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Acupuncture to stop smoking

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This is by way of a late millennial reminder for those still smoking cigarettes. Some may be tempted to try acupuncture to help stop. But does it work? A first-class systematic review says not [1, 2]. Actually there are two reviews, one [1] recently published in the Cochrane Library and dates June 1999. The other [2] is also recently published, but its completion date is in 1997. The paper took two years from acceptance to publication, an interesting comment on the information age! We use information from the more contemporary review.

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Typically broad for this group, it included nine databases. Trials had to be randomised comparisons of acupuncture with sham acupuncture, another intervention, or no treatment. Various techniques were examined and information obtained on that and other critical issues to acupuncturists. The only outcome they were interested was complete abstinence from smoking early after treatment and at six and 12 months.

Results


There were 20 controlled studies for analysis. At early times, there was no difference between acupuncture and sham acupuncture (Figure 1, Table 1) with 2069 patients. There was no difference in abstinence rates at six months with 719 patients (Figure 2) or 12 months (Table 1). Where there was useful data on comparison with no treatment, there was no difference in abstinence rates at six months.

Figure: Effect of acupuncture on smoking cessation. Early outcome

 

Figure: Effect of acupuncture on smoking cessation. Six month outcome

 


Table: Acupuncture for smoking cessation compared with sham acupuncture
Time Number of trials Number of patients Relative benefit (95%CI) NNT (95%CI)
Early 14 2069 1.1 (0.99 to 1.3) 27 (13 to -710)
Six months 7 719 1.26 (0.93 to 1.7) 21 (10 to -179
Twelve months 3 1196 1.01 (0.77 to 1.3) 493 (25 to -27)

There was few trials comparing acupuncture with no treatment controls, and these gave inconsistent results. There was no difference between acupuncture at the ear and at other sites.

Comment


This is smashing stuff in more ways than one. Interesting is that the points on the graph fall right on the line of equality. The authors make some comments on the blinding of acupuncture studies (difficult), on the overall quality of randomisation (generally poor), and on the fact that few studies tested for unequivocal smoking cessation. These factors would tend towards bias for acupuncture, which makes the profound negative even worse. The paper tells us that acupuncture for smoking is a poor buy.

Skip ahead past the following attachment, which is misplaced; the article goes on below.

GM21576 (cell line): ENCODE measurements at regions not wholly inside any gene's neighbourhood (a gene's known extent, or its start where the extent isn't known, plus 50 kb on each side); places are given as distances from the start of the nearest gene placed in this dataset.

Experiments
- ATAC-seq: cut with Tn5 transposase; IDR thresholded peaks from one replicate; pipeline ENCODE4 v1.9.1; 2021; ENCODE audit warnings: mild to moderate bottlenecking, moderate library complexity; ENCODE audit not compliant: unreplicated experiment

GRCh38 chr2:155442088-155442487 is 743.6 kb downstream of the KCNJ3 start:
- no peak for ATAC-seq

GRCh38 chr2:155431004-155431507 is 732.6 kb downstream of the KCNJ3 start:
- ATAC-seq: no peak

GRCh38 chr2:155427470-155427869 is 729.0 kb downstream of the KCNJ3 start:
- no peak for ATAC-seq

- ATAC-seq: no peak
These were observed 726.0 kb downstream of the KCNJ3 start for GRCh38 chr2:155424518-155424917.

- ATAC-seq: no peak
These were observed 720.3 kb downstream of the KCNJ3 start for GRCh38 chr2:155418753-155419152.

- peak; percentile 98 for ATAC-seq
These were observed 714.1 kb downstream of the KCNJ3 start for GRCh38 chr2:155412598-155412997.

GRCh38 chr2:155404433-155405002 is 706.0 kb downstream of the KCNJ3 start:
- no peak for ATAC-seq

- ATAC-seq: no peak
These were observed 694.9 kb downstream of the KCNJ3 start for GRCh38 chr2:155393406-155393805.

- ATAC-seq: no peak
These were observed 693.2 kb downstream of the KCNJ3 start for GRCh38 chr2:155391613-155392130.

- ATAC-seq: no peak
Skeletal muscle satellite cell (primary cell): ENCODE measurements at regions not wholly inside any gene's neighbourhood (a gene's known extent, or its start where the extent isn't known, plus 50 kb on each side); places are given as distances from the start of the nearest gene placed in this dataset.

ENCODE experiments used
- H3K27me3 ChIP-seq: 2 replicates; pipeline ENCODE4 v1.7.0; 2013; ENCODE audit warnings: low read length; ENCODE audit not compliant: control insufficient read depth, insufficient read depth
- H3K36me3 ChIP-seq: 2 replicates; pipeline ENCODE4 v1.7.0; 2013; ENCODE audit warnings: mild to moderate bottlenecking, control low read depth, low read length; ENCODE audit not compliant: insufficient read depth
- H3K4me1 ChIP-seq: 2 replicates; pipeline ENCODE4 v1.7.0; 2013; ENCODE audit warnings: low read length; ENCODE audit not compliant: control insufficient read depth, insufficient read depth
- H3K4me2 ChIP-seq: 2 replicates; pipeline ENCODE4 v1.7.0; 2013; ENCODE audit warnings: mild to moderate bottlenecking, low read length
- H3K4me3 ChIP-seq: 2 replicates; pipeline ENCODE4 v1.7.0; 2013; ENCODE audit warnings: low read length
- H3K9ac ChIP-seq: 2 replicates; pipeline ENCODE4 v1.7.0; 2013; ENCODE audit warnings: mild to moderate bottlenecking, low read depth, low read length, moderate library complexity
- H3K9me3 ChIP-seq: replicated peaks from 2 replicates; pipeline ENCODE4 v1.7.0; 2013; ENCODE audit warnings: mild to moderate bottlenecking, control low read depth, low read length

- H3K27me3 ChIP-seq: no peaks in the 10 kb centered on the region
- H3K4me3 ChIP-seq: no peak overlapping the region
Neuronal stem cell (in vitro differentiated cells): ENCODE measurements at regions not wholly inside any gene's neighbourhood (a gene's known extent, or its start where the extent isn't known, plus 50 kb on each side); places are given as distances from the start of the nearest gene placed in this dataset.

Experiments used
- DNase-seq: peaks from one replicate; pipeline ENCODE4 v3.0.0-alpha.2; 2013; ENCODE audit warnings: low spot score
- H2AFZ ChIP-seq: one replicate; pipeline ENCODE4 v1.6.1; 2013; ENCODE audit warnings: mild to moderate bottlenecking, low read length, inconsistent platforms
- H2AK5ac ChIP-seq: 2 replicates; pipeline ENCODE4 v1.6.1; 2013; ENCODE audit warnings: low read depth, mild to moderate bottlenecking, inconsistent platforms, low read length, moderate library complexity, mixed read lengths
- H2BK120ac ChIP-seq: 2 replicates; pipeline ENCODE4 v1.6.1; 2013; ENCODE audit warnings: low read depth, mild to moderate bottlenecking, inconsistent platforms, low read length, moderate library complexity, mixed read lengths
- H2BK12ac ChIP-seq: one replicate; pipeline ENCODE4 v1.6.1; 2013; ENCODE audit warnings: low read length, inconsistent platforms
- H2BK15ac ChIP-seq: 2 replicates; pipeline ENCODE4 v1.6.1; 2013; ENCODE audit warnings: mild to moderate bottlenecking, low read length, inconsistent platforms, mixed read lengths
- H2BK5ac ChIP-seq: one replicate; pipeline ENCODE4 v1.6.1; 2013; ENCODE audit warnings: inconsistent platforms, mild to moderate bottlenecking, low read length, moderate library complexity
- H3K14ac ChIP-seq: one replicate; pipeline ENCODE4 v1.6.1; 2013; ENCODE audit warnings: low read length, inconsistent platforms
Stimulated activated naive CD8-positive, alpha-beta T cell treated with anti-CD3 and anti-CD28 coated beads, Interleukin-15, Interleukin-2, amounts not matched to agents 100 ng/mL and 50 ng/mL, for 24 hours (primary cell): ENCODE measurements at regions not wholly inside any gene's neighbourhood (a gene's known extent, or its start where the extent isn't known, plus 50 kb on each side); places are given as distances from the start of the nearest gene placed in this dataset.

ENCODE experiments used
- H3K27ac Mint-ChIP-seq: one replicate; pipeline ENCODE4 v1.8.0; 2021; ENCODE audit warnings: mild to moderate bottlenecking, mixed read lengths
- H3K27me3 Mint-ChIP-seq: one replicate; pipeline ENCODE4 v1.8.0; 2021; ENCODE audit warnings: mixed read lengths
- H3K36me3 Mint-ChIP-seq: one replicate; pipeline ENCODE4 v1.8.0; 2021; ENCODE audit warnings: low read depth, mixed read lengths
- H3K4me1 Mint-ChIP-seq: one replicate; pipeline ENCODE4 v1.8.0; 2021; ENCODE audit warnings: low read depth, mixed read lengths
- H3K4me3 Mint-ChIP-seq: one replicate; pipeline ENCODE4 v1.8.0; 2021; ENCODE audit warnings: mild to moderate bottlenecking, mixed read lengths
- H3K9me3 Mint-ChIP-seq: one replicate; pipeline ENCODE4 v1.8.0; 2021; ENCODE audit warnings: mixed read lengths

We also have to beware thinking of placebo response here as people stopping smoking because of some feature of the treatment other than acupuncture. The reality is that the smoking cessation rates vary widely because the studies are small. They are not much different (early time point 0-54%, weighted average 27%; six months 0-34%, weighted average 14%) from the sorts of cessation rate with nicotine replacement ( Bandolier 54 ). Here the average placebo rate for nicotine replacement was about 12% with at least six months of follow up.

People entering trials of smoking cessation want to stop smoking. Some of them succeed. With acupuncture, no more succeed. With nicotine replacement about 1 more will succeed for every 13 people who use it.

Reference:

  1. AR White, H Rampes, E Ernst. Acupuncture for smoking cessation (Cochrane review). In Cochrane Library issue 1, 2000.
  2. AR White, KL Resch, E Ernst. A meta-analysis of acupuncture techniques for smoking cessation. Tobacco Control 1999 8: 393-7.
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